Prefer Hardware (appliance) Firewalls over software ones.

If you work in a Corporate environment you could probably skip this one, as firewall appliances are commonly implemented already.

But in case somebody is trying to talk you out of buying an Appliance Firewall in favor of just using a software (Hosted) one, that individual probably don’t know what he/she is talking about...or never connects to the internet at all…

Software or hosted firewalls are indeed quite neat and probably a capable IT expert or cybersecuirty engineer can do wonders with it; after all every appliance out there runs a software...

But unless you have one of those working around your office, that’s probably not a good idea…

Many malware variations possess the ability of attacking and disabling firewall services (hosted) running into a system, or alternatively, creating firewall rules for themselves…

Moreover, several malware impersonates or “hooks” onto known already authorized services. Thus gaining internet access...and also granting it.

Having a non-hosted firewall outside your system will give you an extra layer of protection and out of the reach of most malware, since appliance firewalls always run their own signature operating system (firmware).

In that way and even if compromised, your system wont be left completely defenseless.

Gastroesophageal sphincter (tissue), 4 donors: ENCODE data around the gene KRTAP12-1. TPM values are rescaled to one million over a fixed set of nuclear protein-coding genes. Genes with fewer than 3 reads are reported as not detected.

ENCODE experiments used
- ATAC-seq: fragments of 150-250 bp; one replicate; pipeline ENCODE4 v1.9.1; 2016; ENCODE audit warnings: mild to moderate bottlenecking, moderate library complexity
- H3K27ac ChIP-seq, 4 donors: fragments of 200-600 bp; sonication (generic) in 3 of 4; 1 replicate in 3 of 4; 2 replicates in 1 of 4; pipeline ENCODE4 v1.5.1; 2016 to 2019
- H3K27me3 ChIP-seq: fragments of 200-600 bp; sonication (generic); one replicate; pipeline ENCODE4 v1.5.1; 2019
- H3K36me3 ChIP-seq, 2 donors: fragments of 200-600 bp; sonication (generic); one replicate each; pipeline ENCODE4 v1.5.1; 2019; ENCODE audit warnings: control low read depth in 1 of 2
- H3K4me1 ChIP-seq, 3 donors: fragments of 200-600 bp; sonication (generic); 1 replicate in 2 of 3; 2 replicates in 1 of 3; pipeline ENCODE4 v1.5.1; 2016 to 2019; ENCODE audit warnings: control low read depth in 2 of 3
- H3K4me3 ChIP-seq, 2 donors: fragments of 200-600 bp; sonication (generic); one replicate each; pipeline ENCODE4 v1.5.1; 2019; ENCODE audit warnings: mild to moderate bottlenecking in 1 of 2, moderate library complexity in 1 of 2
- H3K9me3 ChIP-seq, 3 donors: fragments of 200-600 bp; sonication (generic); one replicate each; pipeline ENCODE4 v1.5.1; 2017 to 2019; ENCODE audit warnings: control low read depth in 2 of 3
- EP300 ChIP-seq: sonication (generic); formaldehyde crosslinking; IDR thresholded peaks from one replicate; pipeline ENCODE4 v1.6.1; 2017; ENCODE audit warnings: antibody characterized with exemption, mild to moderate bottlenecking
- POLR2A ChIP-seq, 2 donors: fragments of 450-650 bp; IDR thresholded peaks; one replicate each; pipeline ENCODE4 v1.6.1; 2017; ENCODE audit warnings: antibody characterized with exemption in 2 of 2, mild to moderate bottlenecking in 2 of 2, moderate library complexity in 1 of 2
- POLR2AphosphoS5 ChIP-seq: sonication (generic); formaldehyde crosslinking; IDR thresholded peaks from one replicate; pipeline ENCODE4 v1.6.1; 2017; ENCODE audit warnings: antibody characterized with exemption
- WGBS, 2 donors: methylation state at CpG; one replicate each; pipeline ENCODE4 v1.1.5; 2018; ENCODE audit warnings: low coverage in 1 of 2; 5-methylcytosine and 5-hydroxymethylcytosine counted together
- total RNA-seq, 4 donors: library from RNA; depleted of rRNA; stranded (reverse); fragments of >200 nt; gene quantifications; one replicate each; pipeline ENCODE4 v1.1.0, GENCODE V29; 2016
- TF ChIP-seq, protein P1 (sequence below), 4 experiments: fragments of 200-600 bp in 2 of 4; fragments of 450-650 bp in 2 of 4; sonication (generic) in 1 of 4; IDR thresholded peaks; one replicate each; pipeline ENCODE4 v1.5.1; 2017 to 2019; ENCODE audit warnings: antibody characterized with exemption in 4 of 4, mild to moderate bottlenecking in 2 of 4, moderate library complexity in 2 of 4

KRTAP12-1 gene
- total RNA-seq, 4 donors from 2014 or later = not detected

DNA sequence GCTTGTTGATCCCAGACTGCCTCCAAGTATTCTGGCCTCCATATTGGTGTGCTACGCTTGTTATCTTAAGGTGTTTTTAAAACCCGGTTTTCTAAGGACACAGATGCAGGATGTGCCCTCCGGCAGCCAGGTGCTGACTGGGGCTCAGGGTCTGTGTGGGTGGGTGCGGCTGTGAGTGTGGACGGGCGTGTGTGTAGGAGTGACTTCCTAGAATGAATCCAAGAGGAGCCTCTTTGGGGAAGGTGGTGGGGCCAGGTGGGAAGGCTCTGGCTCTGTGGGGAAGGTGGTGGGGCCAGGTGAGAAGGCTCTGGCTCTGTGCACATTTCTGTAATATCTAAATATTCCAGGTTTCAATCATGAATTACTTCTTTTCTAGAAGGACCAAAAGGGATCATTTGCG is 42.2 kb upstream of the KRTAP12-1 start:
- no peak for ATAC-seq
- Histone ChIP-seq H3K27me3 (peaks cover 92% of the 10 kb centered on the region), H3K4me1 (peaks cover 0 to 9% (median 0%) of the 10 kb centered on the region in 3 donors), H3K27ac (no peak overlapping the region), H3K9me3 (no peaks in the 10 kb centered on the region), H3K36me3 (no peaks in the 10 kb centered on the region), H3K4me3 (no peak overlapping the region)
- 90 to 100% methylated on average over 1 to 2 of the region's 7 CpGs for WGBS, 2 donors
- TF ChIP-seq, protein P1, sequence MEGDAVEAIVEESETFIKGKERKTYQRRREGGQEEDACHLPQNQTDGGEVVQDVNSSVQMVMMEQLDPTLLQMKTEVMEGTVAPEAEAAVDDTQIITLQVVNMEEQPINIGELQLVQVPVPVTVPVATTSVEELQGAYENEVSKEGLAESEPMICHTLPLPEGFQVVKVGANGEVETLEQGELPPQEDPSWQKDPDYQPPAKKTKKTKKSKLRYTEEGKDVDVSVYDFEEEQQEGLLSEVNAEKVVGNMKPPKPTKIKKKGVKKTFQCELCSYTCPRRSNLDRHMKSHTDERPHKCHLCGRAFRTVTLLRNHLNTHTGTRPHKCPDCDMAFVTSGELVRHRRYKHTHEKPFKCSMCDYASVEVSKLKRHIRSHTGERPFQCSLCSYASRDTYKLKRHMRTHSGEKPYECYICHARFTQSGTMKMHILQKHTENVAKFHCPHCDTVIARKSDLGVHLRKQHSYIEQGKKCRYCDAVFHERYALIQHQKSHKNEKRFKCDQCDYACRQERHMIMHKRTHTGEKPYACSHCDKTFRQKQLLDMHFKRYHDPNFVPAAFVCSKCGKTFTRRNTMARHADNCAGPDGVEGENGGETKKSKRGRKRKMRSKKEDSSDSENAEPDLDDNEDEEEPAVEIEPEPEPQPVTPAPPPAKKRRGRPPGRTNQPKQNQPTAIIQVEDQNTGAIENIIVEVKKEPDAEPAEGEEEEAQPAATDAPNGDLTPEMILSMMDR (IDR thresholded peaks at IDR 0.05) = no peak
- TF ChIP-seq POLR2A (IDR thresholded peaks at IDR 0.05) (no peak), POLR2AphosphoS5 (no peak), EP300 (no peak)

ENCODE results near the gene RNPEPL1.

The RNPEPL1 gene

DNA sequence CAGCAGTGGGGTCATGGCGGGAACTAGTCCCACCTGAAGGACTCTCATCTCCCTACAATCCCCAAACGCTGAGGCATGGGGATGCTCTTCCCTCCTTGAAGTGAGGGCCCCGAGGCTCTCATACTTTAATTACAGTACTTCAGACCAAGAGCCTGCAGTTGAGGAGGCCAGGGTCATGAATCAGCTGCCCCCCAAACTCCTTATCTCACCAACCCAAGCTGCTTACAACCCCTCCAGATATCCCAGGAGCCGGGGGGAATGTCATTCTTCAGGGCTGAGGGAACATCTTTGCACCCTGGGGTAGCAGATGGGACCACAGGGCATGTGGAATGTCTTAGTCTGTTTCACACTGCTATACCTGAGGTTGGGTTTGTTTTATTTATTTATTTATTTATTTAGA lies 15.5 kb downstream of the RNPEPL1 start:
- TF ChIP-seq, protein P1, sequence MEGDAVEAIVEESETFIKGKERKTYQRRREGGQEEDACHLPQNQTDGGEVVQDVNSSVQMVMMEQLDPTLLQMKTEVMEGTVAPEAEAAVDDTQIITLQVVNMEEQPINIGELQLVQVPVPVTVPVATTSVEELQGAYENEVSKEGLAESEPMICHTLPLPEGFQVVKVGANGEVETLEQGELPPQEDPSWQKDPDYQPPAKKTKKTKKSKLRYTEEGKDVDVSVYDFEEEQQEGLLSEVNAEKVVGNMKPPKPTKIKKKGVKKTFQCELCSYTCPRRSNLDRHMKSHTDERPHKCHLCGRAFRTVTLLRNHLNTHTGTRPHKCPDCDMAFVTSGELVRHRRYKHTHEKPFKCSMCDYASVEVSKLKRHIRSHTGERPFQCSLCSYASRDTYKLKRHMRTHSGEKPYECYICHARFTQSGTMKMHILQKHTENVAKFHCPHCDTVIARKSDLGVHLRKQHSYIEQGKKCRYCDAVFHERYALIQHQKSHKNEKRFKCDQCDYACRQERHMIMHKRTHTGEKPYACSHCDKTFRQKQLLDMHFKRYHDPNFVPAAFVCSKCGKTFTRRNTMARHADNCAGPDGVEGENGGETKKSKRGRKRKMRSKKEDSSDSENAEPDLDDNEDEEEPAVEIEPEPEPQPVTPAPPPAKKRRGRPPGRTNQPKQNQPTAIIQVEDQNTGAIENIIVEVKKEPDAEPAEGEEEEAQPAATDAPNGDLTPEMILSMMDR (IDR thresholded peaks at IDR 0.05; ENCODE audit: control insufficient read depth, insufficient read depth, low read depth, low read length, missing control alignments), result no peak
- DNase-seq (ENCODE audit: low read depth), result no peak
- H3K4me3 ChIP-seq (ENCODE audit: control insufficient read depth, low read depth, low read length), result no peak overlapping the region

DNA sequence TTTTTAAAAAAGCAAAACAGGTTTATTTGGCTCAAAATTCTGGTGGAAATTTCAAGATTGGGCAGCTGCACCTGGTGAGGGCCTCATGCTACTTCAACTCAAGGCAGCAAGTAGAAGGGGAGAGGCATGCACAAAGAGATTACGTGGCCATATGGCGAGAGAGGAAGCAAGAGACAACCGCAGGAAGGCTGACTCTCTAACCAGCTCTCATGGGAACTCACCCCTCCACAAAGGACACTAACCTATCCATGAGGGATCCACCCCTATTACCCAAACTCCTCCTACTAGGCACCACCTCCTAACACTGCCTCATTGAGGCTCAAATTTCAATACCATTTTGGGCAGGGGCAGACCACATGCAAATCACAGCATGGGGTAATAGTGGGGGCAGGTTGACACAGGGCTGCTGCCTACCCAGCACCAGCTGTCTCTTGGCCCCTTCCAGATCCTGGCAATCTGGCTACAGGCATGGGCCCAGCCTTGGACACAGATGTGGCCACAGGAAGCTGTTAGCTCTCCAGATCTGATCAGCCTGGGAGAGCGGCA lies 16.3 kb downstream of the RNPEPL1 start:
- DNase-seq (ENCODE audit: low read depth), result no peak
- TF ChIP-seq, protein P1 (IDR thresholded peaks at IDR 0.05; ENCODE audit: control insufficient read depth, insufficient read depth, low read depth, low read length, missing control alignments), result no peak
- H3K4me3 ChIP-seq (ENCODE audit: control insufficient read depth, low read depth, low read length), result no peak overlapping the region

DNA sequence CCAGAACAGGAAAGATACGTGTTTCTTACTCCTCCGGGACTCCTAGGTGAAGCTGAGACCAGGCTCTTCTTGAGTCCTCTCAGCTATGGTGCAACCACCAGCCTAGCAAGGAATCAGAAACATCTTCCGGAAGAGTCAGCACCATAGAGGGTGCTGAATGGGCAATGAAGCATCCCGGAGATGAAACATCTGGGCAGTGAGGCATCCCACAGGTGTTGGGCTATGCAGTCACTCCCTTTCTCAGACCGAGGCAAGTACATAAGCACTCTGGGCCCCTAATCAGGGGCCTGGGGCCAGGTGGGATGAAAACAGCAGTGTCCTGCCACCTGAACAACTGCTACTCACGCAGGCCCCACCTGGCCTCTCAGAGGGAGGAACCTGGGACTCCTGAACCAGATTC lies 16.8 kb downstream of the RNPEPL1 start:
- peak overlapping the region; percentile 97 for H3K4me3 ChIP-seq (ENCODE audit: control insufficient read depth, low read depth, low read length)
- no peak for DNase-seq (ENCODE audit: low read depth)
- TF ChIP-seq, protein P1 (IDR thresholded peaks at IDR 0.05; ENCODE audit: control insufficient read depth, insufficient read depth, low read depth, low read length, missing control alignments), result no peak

If you run an e-commerce Website...look for common hacker tactics.

Whether you run your own web server or have it outsourced, the most common tactic to hinder your web business and that you should be aware of, is intermittent tampering of the web scripts which handle the payment process.

This is the most common tactic used for causing your sales to drop!

A permanent change, let’s say in the shopping cart, will be quite obvious and most web administrators will be able of patching it eventually. So instead cybercriminals perform an intermittent tampering of web scripts every other day...or hour..

This way when you go check what’s going on in your website everything seems to be ok...and the reason why people aren't buying remains inexplicable...

Of course this doesn’t really tell you which script in your website to look at, because let’s face it...this could be anything between choosing a product and all the way to entering a credit card number.

Just be aware that the fact that the website works for you at a give time, doesn’t really means anything. Specially if sales are going down…

If you still face security issues in your Network / System / Web Business.

If anything of what we have mentioned before sounds familiar and you run an e-commerce / web business, our group of Cybersecurity Experts can help you with a smart and integrated solution for your company.

Please visit www.taloncyberdefense.com for more information.